STEPHEN C. FOSTER.
in their tripartite nature to a big irregular Y. But no such simile
would hold good in considering her appearance on a railway map. Given an
evil-minded boy, a small round stone, and a plate-glass window, and
the natural result would be a counterpart of such a map. The hole
in the pane would, big or little, represent the City of Smoke, and each
diverging crack would stand for a railway that is loading or unloading its
traffic within her gates. At Union Dépôt—the building
recently erected over the ashes left by the terrible railroad riots of
three summers ago—the following lines come to a focus: the main
line of the perfectly appointed Pennsylvania Central; the Pittsburgh,
Fort Wayne, and Chicago, leading westwardly to the city by the lake; the
queerly named "Pan-Handle," or Pittsburgh, Cincinnati, and St. Louis,
leading across the "handle" of West Virginia, and so toward the setting
sun and the
city of music festivals and of much pork; the Allegheny Valley, winding north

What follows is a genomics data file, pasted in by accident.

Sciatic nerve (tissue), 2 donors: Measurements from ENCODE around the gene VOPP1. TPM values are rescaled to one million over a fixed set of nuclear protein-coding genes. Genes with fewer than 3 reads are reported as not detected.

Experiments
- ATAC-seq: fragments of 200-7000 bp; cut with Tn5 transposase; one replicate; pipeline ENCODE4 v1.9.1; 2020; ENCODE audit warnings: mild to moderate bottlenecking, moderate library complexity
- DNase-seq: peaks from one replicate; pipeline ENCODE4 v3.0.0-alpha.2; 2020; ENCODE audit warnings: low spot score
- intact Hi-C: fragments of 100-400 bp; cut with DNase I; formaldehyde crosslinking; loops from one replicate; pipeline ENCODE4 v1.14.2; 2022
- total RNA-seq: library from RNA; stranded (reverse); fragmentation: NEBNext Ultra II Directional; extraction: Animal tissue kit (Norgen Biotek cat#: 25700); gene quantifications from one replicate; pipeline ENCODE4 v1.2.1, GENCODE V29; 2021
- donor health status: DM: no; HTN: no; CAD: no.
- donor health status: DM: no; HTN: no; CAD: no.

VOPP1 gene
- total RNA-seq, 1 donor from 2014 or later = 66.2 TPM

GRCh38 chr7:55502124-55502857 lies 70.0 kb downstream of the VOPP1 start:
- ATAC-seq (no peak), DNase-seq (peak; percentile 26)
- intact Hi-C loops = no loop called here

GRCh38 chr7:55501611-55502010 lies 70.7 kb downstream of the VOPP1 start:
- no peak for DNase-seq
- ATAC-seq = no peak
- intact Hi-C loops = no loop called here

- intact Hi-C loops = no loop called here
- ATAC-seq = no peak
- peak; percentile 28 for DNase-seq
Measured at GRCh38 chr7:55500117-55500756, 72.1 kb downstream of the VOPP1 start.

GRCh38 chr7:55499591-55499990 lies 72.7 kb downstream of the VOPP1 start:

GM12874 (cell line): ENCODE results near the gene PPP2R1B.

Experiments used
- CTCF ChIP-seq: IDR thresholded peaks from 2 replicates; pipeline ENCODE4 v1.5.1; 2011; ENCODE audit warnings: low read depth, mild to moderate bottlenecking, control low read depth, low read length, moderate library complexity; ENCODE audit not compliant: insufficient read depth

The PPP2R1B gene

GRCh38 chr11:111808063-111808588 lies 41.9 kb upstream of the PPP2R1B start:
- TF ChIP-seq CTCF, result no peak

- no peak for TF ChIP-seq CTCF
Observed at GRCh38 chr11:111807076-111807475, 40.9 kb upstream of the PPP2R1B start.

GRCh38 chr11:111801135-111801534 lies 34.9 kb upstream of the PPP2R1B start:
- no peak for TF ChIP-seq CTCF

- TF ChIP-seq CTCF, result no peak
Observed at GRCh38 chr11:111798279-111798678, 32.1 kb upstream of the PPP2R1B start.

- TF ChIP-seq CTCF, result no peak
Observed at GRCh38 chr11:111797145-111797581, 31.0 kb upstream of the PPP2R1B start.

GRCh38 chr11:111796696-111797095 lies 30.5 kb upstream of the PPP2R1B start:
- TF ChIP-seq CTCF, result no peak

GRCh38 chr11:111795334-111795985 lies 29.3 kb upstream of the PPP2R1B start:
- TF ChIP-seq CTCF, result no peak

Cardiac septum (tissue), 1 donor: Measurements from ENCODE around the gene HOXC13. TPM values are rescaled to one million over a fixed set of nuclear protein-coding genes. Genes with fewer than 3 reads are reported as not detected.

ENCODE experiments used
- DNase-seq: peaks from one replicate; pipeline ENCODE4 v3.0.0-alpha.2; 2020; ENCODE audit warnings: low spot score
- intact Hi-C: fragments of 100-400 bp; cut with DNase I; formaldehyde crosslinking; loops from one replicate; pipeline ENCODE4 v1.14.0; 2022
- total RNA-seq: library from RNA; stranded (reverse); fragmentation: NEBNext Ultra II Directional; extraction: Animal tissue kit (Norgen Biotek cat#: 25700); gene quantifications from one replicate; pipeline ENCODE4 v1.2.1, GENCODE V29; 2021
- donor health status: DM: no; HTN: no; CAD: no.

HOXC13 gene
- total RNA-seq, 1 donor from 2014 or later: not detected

along the beautiful river, and taking passengers "through by daylight"
to Buffalo; the Pittsburgh, Virginia, and Charleston, young and growing
southwardly up the Monongahela; the Southwest Pennsylvania at Greensburg,
and leading southwardly toward the border of the State; the Cleveland
and Pittsburgh, leading west through Northern Ohio to the Forrest
City; and the Erie and Pittsburgh, leading north to Erie at the remote
north-western corner of the commonwealth—eight busy roads that bring
into and take out of Union Dépôt 144 passenger trains daily.
At another dépôt is the terminus of the Pittsburgh division
of the Baltimore and Ohio road, joining the main line at Cumberland,
Maryland, by way of the Monongahela and Youghiogheny valleys. At the
base of Mount Washington, or Coal Hill, three more dépôts
are found. Chief among this trio is the Pittsburgh and Lake Erie,
leading west along the south bank of the Ohio River, and into the
State of that name, a "missing link" recently found, and none too soon,
as its construction gave Pittsburgh independence.
GRAVE OF STEPHEN C. FOSTER.